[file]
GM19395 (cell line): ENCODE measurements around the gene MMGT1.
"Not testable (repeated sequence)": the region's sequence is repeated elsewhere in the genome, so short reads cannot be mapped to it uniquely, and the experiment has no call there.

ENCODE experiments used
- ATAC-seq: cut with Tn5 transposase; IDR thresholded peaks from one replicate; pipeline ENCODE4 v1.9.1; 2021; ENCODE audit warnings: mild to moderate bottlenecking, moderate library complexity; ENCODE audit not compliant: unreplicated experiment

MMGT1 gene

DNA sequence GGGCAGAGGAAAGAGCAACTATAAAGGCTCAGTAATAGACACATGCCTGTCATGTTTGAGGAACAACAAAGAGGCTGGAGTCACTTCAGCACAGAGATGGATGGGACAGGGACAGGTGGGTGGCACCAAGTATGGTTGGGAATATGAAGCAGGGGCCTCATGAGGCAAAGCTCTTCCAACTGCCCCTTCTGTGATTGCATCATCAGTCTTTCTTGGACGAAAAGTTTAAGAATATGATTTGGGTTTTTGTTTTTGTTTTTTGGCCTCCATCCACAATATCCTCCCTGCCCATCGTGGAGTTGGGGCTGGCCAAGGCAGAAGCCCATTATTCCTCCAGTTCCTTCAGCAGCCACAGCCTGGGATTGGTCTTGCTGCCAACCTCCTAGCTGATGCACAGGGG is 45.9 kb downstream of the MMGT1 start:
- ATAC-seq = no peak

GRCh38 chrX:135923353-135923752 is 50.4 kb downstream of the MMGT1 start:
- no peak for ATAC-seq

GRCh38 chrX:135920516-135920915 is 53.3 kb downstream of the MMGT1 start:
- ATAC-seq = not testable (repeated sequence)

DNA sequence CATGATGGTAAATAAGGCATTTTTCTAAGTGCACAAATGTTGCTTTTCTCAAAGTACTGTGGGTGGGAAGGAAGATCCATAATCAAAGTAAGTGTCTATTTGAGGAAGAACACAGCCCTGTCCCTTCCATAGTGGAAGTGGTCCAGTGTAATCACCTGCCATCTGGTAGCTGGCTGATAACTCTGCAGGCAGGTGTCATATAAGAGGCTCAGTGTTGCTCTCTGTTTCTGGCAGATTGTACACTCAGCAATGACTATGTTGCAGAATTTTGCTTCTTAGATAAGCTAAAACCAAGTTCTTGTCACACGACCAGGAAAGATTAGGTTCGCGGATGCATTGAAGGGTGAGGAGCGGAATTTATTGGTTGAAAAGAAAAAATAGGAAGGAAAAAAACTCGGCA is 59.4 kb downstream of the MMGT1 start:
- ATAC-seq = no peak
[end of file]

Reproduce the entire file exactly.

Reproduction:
GM19395 (cell line): ENCODE measurements around the gene MMGT1.
"Not testable (repeated sequence)": the region's sequence is repeated elsewhere in the genome, so short reads cannot be mapped to it uniquely, and the experiment has no call there.

ENCODE experiments used
- ATAC-seq: cut with Tn5 transposase; IDR thresholded peaks from one replicate; pipeline ENCODE4 v1.9.1; 2021; ENCODE audit warnings: mild to moderate bottlenecking, moderate library complexity; ENCODE audit not compliant: unreplicated experiment

MMGT1 gene

DNA sequence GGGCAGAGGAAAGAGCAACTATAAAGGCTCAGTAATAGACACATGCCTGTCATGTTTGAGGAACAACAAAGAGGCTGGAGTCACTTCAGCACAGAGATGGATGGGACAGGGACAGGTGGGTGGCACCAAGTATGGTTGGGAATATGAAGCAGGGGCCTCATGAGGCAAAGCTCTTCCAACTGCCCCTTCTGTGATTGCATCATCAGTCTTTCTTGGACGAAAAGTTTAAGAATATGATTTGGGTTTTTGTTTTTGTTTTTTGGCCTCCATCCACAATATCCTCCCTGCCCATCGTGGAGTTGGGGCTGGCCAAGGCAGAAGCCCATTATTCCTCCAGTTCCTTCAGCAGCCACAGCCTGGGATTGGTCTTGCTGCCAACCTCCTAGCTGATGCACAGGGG is 45.9 kb downstream of the MMGT1 start:
- ATAC-seq = no peak

GRCh38 chrX:135923353-135923752 is 50.4 kb downstream of the MMGT1 start:
- no peak for ATAC-seq

GRCh38 chrX:135920516-135920915 is 53.3 kb downstream of the MMGT1 start:
- ATAC-seq = not testable (repeated sequence)

DNA sequence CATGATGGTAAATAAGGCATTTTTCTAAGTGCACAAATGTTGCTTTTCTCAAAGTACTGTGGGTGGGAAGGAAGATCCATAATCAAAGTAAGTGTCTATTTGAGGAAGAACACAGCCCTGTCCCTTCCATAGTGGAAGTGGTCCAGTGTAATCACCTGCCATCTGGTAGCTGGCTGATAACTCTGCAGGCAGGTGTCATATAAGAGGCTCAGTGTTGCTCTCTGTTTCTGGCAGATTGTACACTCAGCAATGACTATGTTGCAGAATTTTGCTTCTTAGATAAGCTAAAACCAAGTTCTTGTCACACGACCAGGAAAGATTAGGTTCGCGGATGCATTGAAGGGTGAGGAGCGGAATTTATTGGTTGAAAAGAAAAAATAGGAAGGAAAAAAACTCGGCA is 59.4 kb downstream of the MMGT1 start:
- ATAC-seq = no peak